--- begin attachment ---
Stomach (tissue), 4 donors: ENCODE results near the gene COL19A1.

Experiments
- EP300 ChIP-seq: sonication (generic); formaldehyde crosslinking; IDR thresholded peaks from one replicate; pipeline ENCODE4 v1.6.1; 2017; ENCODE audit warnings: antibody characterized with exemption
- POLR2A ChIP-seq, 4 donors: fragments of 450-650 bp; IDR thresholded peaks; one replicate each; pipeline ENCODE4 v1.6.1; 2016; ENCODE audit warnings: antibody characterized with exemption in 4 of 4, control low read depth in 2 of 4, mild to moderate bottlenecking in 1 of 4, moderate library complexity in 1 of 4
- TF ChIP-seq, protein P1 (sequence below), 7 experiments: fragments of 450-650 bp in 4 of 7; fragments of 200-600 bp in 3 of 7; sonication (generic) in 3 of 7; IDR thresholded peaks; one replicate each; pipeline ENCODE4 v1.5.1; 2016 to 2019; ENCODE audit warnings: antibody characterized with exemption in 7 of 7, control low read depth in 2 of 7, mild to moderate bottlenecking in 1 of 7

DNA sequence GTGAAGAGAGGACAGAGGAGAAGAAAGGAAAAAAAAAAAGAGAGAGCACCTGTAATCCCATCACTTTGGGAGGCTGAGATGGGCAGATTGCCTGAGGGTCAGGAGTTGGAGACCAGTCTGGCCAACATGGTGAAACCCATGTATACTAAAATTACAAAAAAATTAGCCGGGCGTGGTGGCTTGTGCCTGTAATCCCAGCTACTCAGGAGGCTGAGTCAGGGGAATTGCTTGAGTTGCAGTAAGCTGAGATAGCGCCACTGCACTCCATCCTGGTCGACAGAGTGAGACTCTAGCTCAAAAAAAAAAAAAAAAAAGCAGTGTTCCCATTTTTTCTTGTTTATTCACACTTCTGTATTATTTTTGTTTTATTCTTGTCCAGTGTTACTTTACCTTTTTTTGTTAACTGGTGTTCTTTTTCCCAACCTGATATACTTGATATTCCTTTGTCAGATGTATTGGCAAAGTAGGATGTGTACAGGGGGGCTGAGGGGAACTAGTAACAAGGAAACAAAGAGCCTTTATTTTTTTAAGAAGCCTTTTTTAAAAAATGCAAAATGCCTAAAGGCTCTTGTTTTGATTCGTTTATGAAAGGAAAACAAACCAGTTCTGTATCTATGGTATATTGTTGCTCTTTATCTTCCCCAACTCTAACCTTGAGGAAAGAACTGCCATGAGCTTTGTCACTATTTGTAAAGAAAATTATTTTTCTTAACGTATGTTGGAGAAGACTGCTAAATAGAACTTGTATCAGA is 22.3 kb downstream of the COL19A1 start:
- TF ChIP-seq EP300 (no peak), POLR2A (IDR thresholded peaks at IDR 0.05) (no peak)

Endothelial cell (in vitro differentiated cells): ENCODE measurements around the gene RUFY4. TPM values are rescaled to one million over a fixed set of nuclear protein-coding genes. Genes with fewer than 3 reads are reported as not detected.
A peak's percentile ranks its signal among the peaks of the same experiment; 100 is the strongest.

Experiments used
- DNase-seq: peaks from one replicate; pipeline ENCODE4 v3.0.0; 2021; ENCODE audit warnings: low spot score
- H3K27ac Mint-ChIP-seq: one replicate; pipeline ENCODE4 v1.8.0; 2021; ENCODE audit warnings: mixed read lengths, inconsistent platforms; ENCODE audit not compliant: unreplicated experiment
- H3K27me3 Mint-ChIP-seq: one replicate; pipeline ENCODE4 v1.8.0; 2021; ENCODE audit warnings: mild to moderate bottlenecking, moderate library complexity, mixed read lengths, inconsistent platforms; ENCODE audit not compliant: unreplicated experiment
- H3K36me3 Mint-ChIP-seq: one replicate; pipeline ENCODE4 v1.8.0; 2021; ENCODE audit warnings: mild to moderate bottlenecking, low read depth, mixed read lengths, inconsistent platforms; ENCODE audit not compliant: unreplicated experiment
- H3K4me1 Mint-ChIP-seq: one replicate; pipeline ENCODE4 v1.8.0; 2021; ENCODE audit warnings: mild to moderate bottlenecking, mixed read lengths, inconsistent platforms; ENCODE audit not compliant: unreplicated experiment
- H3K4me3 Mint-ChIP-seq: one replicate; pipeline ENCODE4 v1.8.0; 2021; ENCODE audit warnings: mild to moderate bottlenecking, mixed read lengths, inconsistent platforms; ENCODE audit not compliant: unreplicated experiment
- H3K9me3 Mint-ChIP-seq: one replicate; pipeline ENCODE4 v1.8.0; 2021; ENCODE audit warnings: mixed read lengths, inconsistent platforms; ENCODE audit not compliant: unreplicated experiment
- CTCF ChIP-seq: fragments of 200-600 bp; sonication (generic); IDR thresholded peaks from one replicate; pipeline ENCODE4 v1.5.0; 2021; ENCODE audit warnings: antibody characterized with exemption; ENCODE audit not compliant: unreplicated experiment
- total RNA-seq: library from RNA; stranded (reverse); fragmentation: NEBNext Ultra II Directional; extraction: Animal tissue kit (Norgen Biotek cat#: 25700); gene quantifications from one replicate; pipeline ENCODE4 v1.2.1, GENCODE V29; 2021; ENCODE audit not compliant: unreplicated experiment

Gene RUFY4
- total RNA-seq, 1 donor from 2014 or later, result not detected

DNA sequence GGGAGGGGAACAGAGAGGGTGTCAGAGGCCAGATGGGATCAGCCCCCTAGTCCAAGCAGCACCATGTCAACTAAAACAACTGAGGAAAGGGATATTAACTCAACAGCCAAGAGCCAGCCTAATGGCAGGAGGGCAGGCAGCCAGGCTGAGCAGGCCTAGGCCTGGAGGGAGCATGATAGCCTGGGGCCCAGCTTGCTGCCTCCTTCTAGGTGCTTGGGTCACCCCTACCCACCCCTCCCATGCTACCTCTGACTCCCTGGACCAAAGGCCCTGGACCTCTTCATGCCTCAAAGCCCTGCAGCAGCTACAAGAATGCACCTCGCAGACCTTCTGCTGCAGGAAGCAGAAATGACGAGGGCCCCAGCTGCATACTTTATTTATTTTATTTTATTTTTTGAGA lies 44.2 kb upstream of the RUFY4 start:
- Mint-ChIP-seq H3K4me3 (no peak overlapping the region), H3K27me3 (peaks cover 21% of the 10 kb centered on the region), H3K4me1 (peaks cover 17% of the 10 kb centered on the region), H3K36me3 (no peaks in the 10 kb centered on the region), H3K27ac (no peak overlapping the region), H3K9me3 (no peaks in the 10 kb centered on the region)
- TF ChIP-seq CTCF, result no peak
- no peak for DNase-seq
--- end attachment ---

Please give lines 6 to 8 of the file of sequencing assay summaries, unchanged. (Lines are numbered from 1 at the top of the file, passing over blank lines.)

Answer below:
DNA sequence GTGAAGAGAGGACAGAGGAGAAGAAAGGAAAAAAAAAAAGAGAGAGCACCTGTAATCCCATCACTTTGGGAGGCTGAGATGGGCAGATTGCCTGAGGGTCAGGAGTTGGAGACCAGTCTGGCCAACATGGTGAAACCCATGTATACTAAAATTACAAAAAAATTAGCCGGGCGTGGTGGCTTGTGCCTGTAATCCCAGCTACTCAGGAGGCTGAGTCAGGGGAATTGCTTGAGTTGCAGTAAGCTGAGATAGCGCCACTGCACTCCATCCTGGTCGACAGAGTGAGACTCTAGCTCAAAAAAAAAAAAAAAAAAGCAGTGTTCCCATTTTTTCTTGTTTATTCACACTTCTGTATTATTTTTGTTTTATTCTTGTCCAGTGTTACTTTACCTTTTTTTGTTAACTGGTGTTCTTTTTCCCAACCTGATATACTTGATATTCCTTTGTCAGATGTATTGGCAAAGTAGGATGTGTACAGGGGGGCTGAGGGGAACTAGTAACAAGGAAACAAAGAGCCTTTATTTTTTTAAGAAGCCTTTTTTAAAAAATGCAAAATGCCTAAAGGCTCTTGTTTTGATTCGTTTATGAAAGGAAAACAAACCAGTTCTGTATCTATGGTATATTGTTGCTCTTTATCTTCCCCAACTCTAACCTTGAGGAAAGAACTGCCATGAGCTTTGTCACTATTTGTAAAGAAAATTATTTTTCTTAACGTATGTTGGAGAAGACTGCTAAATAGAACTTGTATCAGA is 22.3 kb downstream of the COL19A1 start:
- TF ChIP-seq EP300 (no peak), POLR2A (IDR thresholded peaks at IDR 0.05) (no peak)

Endothelial cell (in vitro differentiated cells): ENCODE measurements around the gene RUFY4. TPM values are rescaled to one million over a fixed set of nuclear protein-coding genes. Genes with fewer than 3 reads are reported as not detected.